Offering Grace to People Different from You

Today on our Focus on the Family Broadcast, we’re honoring the legacy of Dr. Martin Luther King, Jr. with an important conversation about racism with our guest Dr. David A. Anderson, the founder and senior pastor of Bridgeway Community Church, located in Maryland.

He confronts the problem of racism with the idea of “Gracism,” which is about expressing favor toward other people regardless of – or sometimes even because of – their color, class, or culture.

Dr. Anderson, who is African American, coined the term in the years following his own experiences with racism. After college, he served as an intern at Willow Creek Community Church outside of Chicago. On his way to Willow Creek on his very first morning of work, he was pulled over about a mile from the church by a police officer who asked what he was doing in the area. At lunch, he got pulled over again by a different officer. And later that afternoon, again by yet another officer. Altogether, he was pulled over four times in a 24-hour period by four different white officers.

While our nation has made some great strides toward equality, there’s still a long way to go. As you know, 2020 saw an escalation in violent protests that brought the subject of racism back into the headlines and into our everyday conversation.

Dr. Anderson’s word “Gracism” combines a bad word “racism” and a good word “grace” into a new word that reminds us of how to infuse our personal interactions and our communities with peace, hope, and justice.

“Gracism” expresses itself toward others, through you, in seven ways:

  • I will lift you up. How can I build someone up that’s different than me – a different color, a different class, a different culture, a different background?
  • I will cover you. How can I protect the most vulnerable among me from embarrassment or from harm?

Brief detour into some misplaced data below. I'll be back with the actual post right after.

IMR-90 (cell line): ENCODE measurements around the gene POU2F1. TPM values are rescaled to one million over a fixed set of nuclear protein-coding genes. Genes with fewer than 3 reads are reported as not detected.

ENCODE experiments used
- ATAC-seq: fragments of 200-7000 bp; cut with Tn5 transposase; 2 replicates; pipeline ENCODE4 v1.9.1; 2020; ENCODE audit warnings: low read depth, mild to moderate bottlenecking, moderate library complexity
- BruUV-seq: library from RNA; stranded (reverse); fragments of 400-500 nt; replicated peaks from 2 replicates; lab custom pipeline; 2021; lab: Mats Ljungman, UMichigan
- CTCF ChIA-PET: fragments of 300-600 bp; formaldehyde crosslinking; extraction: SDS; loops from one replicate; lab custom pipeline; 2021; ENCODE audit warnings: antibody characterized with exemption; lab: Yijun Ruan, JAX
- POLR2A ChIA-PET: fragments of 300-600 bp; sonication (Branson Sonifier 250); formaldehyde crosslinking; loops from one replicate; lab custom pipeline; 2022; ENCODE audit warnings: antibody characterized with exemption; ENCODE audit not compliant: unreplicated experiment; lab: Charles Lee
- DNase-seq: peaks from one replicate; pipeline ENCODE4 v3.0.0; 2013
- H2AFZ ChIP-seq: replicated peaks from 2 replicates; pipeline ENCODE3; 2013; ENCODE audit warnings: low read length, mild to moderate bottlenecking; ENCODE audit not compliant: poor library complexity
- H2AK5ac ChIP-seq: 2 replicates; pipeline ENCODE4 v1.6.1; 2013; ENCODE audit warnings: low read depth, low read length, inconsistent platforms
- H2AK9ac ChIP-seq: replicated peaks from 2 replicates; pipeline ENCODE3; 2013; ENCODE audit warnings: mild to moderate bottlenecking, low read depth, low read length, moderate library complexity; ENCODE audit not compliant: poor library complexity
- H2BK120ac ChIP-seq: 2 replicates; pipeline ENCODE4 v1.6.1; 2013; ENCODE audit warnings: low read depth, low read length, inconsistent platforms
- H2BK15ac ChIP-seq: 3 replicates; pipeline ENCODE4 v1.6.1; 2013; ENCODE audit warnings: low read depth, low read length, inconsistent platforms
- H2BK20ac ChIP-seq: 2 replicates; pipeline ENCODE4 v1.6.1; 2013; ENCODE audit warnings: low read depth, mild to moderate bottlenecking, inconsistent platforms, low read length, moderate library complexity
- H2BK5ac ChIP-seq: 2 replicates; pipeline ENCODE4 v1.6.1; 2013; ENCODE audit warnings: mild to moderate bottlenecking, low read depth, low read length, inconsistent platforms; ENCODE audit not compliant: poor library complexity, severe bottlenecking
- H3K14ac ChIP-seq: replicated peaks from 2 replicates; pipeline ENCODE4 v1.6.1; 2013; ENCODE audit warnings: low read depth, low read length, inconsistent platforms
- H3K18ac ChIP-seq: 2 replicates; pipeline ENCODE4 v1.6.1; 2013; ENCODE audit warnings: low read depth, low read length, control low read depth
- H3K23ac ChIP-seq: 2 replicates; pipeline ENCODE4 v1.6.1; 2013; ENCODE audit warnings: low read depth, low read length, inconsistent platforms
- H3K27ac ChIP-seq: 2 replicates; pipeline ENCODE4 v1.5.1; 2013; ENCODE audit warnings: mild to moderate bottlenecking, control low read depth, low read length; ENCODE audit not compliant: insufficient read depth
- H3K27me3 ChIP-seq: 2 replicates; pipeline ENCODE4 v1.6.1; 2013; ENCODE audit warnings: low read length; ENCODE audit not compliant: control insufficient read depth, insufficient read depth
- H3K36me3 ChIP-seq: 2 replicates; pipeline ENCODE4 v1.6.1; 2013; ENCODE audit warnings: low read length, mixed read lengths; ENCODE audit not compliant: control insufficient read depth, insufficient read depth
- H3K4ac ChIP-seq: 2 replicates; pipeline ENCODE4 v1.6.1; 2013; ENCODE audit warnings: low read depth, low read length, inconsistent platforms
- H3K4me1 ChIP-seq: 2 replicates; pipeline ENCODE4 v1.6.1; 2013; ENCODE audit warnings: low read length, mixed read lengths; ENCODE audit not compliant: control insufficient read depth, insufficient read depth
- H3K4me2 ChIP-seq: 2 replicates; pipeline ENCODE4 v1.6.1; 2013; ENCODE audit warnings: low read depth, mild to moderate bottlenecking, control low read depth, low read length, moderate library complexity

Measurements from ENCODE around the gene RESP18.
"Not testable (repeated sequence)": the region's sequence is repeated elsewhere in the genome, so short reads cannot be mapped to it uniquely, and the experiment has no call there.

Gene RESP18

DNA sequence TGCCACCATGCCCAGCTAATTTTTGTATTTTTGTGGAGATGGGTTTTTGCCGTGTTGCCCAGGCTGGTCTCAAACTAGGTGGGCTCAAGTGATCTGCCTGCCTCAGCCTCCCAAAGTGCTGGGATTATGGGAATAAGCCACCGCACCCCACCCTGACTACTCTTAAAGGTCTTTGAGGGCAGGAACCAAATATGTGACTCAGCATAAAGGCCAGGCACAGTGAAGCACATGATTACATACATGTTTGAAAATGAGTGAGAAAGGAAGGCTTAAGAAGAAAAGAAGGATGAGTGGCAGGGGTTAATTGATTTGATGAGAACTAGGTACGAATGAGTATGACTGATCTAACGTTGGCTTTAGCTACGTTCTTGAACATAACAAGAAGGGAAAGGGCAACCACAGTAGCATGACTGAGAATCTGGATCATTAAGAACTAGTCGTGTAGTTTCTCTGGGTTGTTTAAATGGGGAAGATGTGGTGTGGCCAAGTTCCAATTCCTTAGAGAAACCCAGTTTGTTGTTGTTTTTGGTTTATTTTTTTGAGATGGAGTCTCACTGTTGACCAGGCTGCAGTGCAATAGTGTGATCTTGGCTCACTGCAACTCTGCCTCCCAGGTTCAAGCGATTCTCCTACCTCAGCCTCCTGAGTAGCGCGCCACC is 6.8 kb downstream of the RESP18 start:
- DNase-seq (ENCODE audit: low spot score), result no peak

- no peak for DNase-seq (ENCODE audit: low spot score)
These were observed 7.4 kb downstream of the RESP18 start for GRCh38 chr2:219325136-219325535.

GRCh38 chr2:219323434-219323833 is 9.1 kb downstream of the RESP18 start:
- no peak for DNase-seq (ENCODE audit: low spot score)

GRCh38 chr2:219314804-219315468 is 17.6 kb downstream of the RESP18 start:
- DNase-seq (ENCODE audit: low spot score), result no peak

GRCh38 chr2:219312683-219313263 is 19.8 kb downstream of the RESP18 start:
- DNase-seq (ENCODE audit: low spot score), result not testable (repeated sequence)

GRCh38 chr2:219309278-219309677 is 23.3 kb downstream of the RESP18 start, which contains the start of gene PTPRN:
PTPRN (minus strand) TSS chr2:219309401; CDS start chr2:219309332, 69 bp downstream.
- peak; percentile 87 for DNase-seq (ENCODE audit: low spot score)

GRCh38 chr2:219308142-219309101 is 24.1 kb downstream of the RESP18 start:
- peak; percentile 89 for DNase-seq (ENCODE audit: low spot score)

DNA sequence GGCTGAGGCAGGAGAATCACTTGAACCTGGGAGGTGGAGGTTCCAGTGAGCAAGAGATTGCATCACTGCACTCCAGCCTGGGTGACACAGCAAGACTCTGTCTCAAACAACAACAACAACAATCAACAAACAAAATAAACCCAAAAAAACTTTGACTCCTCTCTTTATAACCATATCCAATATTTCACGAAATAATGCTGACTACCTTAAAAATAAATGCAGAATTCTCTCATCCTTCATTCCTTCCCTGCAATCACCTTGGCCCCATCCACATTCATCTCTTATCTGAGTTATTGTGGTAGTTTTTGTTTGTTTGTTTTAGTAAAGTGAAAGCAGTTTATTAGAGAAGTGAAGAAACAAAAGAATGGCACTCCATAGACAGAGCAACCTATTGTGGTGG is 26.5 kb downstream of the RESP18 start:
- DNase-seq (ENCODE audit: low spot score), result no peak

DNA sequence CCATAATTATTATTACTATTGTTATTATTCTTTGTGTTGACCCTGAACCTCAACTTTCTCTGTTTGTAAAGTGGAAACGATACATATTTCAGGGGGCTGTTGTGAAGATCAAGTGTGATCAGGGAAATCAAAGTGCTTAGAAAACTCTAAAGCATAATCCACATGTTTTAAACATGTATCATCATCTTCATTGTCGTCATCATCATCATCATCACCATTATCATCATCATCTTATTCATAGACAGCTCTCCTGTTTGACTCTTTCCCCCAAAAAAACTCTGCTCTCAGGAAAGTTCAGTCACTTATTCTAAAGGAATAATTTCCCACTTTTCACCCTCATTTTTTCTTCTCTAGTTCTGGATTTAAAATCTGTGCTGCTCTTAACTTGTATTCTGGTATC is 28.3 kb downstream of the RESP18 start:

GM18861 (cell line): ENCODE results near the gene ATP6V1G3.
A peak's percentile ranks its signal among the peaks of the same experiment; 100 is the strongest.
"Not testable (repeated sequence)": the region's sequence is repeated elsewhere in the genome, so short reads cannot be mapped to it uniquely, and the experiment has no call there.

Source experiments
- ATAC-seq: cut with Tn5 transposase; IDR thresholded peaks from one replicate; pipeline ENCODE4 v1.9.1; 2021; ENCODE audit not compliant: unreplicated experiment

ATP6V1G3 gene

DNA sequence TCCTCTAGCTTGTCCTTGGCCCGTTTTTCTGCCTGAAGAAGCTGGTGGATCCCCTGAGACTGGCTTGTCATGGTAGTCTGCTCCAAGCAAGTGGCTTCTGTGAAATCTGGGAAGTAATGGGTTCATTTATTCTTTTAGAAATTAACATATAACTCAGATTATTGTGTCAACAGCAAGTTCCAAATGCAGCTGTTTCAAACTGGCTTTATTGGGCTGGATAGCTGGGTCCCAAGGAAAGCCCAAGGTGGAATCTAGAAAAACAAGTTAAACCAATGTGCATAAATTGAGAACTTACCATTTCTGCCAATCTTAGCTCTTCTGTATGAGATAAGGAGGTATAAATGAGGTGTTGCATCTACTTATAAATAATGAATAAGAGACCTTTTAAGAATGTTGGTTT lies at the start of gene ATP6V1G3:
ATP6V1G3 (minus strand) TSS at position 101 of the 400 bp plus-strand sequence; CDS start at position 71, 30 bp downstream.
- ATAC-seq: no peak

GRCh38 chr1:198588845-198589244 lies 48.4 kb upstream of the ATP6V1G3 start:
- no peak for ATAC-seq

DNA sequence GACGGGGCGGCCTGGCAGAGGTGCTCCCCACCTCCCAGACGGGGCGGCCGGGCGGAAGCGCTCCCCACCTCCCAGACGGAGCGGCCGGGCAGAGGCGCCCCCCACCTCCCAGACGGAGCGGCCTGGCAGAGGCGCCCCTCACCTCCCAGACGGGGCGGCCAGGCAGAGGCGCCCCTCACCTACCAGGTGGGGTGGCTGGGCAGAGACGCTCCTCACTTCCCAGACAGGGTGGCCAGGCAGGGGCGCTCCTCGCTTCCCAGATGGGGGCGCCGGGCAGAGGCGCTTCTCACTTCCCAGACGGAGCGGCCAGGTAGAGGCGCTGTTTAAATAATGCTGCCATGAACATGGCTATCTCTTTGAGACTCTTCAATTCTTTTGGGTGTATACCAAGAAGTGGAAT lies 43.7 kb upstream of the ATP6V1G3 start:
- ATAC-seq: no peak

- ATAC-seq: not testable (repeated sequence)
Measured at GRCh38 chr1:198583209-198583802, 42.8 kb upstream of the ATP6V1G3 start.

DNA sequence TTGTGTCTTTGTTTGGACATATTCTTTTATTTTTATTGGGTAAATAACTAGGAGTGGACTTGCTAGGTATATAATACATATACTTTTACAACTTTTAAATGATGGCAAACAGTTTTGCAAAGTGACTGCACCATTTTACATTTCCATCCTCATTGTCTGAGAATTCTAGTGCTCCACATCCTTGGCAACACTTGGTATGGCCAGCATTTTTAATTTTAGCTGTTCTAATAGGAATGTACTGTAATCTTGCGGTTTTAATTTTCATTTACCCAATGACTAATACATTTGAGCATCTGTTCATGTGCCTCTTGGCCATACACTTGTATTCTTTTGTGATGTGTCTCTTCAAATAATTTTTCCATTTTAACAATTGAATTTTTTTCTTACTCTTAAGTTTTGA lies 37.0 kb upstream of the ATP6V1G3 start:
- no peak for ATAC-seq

• I will share with you. How can I share my resources with others who are systematically downtrodden? How can I refuse special treatment for myself when it hurts others?
  • I will honor you. How can I give greater honor to people who lack status, respect, or honor?
  • I will stand with you. How can I stand with those who are weaker than me or who have less privilege?
  • I will consider you. How can offer others the same concern that I expect from them?
  • I will celebrate you. How can I praise God for blessing others in the same way that He blesses me?

As Dr. Anderson says, “The G in gracism stands for God, and when you put God in front of any problem, things change for the better.”

Dr. Martin Luther King’s legacy is as important now as it was when he gave his iconic I Have a Dream speech, which painted a vision for America where all people were treated as equals and were measured by the content of their character, not the color of their skin. To that end, I’m excited for this discussion with Dr. Anderson, who offers some beautiful insights toward building bridges between races and encourages all of us to become “gracists” on our Focus on the Family Broadcast “Offering Grace to People Different from You.” Listen to our conversation on your local radio station. Or you can tune in anytime online, on Apple Podcasts, via Google Podcasts, or take us with you on our free phone app.

Dr. David A. Anderson is author of the book Gracism: The Art of Inclusion, which is available for a gift of any amount. For more information, call 1-800-A-FAMILY (232-6459) or visit our website.

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